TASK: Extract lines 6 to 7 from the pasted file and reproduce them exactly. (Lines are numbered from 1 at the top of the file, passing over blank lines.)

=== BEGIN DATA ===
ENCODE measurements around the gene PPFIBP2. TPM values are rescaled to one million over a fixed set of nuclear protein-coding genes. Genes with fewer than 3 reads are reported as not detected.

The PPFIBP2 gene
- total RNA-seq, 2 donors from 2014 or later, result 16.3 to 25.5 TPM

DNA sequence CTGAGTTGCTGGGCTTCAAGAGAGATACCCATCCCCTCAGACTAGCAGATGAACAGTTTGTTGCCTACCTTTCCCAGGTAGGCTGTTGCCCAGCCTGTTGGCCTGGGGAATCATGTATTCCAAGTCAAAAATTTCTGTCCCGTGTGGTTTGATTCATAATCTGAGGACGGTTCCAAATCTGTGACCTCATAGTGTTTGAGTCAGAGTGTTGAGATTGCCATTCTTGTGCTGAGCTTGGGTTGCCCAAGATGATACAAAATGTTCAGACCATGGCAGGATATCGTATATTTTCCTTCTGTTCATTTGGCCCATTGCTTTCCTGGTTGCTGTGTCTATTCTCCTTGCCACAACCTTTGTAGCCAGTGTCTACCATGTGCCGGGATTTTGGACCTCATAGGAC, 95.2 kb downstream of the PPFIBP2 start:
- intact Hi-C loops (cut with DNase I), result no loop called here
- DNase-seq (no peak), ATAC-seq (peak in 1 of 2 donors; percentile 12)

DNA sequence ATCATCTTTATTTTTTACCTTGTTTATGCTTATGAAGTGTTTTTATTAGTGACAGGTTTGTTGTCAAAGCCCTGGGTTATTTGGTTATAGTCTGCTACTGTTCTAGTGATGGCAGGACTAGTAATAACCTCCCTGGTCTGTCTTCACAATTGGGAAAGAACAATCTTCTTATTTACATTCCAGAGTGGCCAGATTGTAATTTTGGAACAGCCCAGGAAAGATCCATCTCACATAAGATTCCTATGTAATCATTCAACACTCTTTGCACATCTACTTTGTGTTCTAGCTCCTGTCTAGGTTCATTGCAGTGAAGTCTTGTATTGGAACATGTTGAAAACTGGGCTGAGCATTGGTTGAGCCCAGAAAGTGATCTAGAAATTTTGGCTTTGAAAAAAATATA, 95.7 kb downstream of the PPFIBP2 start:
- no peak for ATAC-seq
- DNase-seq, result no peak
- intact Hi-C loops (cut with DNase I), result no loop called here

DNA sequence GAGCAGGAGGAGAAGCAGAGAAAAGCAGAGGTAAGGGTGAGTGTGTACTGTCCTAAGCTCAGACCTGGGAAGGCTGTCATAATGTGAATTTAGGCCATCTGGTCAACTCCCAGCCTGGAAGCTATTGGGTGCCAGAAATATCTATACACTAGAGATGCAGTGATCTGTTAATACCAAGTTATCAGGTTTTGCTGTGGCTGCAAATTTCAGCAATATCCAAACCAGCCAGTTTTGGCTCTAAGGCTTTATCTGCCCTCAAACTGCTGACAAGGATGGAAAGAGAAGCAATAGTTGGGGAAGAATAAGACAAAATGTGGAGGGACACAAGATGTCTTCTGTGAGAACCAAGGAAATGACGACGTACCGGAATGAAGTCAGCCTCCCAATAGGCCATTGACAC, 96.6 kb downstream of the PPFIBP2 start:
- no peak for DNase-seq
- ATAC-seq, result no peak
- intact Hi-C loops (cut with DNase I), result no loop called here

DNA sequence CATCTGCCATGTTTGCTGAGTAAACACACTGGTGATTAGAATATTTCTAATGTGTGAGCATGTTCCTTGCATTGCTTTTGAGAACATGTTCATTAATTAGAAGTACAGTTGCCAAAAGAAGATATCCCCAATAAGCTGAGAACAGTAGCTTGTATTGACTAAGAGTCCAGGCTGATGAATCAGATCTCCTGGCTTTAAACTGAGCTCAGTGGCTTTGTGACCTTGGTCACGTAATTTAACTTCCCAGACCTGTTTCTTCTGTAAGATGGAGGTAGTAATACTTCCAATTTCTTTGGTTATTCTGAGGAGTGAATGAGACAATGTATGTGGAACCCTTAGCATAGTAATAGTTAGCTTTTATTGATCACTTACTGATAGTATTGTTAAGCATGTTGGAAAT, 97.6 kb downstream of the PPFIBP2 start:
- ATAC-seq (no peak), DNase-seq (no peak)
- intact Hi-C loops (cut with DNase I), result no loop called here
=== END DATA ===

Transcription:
- DNase-seq (no peak), ATAC-seq (peak in 1 of 2 donors; percentile 12)

DNA sequence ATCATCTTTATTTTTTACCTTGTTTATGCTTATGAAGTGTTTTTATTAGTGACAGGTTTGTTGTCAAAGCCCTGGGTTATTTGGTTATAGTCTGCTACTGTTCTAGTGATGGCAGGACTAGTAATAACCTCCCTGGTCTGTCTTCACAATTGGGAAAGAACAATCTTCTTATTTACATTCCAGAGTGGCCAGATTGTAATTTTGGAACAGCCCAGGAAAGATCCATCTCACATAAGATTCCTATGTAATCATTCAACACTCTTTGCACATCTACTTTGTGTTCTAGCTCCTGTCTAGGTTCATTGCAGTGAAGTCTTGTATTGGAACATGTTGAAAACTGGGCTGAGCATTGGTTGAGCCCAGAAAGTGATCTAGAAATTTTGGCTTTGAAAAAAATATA, 95.7 kb downstream of the PPFIBP2 start: